Earth's cryosphere shrinks by 87,000 square km per year: study
The global cryosphere shrank by around 87,000 square kilometers per year on average during the 1979-2016 period as a result of global warming, showed the latest study by Lanzhou University.
The study highlights the importance of assessing the cryosphere as a whole, and provides a way to quantitatively estimate its overall changes, said Zhang Tingjun, a professor with the College of Earth and Environmental Sciences, Lanzhou University.
It also pioneers the world in making a comprehensive evaluation of the entire global cryosphere, according to Peng Xiaoqing, lead author of the study.
The global cryosphere, areas with frozen water, holds almost three-quarters of Earth's freshwater. It plays a major role in Earth's climate system.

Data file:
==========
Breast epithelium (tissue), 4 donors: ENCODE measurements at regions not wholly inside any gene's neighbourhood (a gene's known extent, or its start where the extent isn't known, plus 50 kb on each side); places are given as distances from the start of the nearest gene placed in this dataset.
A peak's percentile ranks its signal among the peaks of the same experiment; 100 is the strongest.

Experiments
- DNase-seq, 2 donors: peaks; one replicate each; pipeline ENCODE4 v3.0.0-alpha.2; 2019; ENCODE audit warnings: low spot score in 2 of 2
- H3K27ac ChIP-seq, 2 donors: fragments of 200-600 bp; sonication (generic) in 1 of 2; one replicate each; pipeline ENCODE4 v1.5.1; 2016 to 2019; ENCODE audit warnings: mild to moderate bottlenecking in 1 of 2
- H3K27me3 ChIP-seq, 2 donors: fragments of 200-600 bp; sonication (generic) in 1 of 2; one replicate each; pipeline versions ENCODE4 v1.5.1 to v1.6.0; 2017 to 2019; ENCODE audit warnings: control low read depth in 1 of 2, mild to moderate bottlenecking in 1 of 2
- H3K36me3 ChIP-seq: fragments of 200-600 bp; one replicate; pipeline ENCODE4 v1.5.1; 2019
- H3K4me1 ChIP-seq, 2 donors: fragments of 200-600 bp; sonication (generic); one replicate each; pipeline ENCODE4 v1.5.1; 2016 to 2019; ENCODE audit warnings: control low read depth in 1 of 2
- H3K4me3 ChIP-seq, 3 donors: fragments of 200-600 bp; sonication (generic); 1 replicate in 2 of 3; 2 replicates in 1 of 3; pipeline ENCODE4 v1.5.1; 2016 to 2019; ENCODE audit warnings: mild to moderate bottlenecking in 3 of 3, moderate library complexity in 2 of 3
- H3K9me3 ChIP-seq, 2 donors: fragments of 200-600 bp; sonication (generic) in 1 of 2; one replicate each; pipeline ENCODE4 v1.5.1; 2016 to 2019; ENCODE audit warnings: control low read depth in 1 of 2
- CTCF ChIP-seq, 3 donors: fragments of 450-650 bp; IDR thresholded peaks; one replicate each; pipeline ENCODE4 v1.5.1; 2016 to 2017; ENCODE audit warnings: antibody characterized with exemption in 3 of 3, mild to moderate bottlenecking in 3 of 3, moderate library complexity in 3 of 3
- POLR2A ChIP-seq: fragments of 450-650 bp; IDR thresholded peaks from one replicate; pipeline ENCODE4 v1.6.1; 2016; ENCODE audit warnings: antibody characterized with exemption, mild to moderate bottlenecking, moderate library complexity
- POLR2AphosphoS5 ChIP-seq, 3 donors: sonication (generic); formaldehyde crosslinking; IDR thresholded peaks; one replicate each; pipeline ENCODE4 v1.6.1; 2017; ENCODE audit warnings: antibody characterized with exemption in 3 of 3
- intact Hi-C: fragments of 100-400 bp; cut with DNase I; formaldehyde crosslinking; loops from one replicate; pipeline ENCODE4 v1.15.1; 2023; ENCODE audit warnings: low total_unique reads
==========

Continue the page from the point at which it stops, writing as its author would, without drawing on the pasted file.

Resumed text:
"It is one of the most sensitive climate indicators. Its change represents a major global change, but not only a regional issue," said Peng.
Researchers from Lanzhou University determine a holistic estimate and quantify changes to the hemispheric and global cryosphere due to climate change. They synthesized sea ice, snow cover, and frozen ground extents into one global cryospheric extent dataset.
The dataset will help further study the impacts of climate change on the cryosphere, and even on the ecosystems, carbon exchange, and life cycles.
The study results have been published in the journal Earth's Future.
(Cover image via CFP)
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